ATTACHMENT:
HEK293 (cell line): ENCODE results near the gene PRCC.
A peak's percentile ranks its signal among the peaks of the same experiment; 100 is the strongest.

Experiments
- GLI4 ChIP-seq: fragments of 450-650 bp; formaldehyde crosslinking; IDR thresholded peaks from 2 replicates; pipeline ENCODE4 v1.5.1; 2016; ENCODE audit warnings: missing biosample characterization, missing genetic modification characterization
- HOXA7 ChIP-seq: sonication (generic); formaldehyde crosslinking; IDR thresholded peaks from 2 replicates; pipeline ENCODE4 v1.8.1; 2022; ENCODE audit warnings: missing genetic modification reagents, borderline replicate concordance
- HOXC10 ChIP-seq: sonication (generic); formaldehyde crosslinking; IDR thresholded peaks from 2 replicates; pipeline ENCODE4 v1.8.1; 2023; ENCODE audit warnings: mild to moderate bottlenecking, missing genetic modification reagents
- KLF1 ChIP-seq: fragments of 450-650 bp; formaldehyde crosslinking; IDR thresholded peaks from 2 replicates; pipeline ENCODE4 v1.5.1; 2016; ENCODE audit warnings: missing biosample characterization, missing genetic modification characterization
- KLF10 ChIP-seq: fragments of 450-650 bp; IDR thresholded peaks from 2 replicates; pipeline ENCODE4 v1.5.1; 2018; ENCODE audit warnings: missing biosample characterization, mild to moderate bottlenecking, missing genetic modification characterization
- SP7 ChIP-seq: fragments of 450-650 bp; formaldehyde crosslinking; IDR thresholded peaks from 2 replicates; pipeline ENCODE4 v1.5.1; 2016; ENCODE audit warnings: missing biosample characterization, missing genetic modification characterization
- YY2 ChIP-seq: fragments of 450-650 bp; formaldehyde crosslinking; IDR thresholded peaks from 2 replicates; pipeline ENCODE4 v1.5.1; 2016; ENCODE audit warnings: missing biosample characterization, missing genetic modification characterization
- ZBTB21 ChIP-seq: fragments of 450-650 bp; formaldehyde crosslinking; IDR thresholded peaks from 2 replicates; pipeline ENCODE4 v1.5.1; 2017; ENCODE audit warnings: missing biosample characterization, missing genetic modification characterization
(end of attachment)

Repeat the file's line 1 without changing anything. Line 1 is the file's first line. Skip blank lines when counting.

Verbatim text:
HEK293 (cell line): ENCODE results near the gene PRCC.